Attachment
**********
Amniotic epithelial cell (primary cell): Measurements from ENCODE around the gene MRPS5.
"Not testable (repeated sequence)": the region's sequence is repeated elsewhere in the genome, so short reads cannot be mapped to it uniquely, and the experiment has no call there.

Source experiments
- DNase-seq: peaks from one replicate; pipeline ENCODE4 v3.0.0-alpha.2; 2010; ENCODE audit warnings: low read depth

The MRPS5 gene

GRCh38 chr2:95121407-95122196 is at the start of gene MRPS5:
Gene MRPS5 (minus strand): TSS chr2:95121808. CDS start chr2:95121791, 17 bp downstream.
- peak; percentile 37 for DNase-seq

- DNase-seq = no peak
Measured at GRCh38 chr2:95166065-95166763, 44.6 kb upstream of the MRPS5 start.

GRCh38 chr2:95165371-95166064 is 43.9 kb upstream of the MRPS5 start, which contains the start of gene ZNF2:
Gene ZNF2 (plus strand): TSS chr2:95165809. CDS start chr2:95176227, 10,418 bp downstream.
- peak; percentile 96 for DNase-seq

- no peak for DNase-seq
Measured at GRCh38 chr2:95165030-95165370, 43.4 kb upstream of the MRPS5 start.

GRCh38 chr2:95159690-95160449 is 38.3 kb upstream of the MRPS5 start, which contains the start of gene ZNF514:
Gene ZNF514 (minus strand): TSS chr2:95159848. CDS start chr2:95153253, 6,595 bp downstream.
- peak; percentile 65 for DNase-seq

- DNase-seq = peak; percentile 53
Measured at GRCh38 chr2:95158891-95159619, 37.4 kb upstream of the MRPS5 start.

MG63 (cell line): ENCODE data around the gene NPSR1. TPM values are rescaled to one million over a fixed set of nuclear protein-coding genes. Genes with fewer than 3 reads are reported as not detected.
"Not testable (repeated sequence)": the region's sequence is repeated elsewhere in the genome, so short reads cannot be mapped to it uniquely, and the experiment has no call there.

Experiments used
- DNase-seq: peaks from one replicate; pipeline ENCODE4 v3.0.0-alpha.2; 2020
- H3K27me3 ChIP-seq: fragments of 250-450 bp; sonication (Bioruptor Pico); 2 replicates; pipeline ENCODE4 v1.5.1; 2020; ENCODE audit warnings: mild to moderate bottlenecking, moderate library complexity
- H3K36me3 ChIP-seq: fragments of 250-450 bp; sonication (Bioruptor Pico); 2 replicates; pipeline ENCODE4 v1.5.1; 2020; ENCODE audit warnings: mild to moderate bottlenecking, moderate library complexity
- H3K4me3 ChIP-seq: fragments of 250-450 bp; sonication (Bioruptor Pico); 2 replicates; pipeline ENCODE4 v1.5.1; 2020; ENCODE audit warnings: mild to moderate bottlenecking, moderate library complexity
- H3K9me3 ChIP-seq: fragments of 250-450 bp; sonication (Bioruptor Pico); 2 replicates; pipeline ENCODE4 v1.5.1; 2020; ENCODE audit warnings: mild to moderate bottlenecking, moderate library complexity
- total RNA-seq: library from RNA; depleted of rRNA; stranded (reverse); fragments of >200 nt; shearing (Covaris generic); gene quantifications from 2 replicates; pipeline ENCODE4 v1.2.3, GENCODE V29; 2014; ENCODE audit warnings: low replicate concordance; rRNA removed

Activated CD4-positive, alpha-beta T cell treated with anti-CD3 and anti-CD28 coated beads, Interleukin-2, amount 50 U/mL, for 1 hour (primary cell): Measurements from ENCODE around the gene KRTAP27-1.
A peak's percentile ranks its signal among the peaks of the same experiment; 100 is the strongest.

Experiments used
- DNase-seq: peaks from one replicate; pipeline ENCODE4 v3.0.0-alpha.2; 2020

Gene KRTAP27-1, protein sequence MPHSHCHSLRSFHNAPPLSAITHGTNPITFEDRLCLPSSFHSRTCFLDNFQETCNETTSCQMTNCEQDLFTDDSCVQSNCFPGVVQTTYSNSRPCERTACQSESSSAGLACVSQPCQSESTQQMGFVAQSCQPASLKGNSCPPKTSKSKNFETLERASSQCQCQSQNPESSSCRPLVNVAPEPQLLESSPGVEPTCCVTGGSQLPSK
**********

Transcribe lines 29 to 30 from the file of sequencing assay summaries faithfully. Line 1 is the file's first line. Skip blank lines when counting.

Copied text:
- total RNA-seq: library from RNA; depleted of rRNA; stranded (reverse); fragments of >200 nt; shearing (Covaris generic); gene quantifications from 2 replicates; pipeline ENCODE4 v1.2.3, GENCODE V29; 2014; ENCODE audit warnings: low replicate concordance; rRNA removed

Activated CD4-positive, alpha-beta T cell treated with anti-CD3 and anti-CD28 coated beads, Interleukin-2, amount 50 U/mL, for 1 hour (primary cell): Measurements from ENCODE around the gene KRTAP27-1.